Leukocyte-endothelial interaction plays an important role in the early phase of the development of diabetic retinopathy. It has been studied extensively linking inflammatory processes to its development conducted to date in rats and mice, and have focused on insulin-deficient models. The molecular and functional changes that are characteristics of inflammation have been detected in retinas from diabetic animals and humans with involvement of multiple pathways that results in the final sequelae of increased permeability of the blood retinal barrier and finally ischemia that drives angiogenesis. Increased expression of Intracellular adhesion molecules heralds the onset of changes that results in attraction of leucocytes such as neutrophils. The consequent release of cytokines and growth factors such as vascular endothelial growth factor (VEGF), tumor necrosis factor-alpha, and interleukin 1-Beta results in increased permeability and retinal edema. Other indirect mediators involved include pathways such as the protein kinase C (PKC), renin-angiotensin system, enzymes such as the poly ADP-ribose polymerase, 3-hydroxy-3-methylglutaryl-coenzyme A reductase, nitric oxide synthetase and finally advanced glycation products. Therapy for early diabetic retinopathy may inhibit one or more of these pathways using drugs that can be given systemically, with local ocular applications having a more direct effect as in other eye diseases.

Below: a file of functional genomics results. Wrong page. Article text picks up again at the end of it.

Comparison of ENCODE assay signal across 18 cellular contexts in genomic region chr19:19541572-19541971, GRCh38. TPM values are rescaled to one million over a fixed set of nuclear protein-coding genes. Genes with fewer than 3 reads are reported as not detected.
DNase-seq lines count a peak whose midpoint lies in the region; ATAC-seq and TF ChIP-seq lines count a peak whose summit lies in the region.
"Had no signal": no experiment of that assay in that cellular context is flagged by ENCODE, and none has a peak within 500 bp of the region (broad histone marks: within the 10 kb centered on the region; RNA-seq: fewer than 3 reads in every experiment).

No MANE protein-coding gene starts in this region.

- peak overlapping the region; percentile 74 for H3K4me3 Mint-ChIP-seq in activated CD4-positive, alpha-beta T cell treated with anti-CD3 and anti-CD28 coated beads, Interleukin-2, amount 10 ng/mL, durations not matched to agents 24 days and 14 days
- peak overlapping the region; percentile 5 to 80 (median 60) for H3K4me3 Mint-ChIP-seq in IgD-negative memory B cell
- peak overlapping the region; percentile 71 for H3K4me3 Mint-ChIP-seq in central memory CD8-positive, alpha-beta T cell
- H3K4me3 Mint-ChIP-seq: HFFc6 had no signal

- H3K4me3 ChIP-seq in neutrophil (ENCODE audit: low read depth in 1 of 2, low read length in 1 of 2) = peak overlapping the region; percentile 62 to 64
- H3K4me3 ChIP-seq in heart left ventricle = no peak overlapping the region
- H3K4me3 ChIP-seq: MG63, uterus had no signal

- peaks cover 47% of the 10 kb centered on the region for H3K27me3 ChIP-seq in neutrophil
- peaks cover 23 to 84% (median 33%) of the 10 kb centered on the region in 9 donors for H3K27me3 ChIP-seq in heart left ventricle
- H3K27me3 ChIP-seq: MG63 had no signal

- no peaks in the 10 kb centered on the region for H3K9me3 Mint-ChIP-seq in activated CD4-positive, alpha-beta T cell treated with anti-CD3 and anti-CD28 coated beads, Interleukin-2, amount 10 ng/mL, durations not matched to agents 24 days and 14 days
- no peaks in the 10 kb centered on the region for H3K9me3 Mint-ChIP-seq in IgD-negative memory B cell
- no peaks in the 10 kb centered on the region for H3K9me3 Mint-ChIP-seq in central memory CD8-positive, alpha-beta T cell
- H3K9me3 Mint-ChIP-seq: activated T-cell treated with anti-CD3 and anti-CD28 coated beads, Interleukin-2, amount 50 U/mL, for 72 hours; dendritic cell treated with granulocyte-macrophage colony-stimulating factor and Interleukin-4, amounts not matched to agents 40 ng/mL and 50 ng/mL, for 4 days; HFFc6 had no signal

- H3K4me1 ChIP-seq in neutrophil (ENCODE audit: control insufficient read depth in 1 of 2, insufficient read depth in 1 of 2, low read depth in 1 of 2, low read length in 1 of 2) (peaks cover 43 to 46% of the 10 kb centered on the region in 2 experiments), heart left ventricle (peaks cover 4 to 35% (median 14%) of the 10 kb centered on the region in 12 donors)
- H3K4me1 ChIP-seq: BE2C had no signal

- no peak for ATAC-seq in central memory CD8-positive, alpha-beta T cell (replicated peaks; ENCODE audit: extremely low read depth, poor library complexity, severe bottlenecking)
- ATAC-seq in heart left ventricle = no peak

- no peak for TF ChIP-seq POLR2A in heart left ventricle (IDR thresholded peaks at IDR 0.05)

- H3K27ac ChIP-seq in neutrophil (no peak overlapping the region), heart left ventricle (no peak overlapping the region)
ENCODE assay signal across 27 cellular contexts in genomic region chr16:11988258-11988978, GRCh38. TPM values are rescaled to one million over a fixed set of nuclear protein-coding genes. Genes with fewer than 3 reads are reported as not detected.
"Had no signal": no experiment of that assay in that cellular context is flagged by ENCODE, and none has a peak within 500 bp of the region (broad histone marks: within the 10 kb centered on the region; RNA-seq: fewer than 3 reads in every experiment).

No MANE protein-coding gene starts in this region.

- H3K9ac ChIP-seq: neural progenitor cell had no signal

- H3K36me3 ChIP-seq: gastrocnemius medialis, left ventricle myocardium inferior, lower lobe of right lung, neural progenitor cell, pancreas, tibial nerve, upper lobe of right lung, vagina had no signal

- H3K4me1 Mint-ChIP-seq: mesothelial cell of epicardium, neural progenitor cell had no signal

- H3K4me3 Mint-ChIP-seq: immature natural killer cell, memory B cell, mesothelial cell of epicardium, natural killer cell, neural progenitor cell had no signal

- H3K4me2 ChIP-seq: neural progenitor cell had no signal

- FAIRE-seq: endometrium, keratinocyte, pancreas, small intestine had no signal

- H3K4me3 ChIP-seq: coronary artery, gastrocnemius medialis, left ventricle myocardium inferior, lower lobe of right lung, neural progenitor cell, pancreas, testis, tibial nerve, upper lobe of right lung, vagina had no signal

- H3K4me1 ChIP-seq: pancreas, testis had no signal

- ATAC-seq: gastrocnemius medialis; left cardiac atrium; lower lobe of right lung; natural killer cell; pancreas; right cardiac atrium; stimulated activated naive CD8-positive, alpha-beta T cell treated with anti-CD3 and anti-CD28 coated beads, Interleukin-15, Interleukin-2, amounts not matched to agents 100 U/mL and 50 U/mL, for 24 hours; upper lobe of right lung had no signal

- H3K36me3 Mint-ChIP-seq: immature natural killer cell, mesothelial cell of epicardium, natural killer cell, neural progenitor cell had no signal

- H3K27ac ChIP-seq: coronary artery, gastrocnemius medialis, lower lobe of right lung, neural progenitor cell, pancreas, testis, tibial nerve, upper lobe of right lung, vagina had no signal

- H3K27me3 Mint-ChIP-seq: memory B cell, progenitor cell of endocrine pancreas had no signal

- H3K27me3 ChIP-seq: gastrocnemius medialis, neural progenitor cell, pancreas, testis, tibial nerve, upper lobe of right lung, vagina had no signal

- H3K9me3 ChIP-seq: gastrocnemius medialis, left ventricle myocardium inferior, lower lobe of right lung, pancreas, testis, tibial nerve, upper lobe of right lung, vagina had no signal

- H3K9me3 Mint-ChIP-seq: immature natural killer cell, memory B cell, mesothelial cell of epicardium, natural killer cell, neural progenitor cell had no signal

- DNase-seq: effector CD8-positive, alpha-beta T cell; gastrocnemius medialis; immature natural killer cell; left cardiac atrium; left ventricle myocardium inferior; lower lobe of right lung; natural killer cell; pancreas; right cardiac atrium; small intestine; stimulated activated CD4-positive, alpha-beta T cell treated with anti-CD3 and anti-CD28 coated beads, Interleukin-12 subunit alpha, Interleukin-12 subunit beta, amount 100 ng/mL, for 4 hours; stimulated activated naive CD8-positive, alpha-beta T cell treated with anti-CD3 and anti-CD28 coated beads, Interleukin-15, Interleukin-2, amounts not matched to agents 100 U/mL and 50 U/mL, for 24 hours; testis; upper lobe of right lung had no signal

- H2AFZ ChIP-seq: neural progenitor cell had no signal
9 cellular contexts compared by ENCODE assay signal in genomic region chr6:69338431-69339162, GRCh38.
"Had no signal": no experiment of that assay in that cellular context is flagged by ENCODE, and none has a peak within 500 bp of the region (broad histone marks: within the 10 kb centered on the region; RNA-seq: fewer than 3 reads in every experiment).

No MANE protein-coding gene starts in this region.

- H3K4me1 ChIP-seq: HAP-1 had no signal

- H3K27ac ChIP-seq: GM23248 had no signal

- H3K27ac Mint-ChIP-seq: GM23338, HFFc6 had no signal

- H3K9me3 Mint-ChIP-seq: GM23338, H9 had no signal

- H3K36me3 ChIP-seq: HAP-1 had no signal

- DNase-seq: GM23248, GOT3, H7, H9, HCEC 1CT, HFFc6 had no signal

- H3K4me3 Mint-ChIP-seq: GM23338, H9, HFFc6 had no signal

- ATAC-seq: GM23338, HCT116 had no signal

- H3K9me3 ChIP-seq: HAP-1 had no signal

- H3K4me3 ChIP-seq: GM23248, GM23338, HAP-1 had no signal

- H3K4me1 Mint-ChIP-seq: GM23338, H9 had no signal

Keywords: Diabetic retinopathy, leukocyte-endothelial interaction, leukostasis, vascular endothelial growth factor, Intracellular Adhesion molecule, vascular permeability, blood retinal barrier
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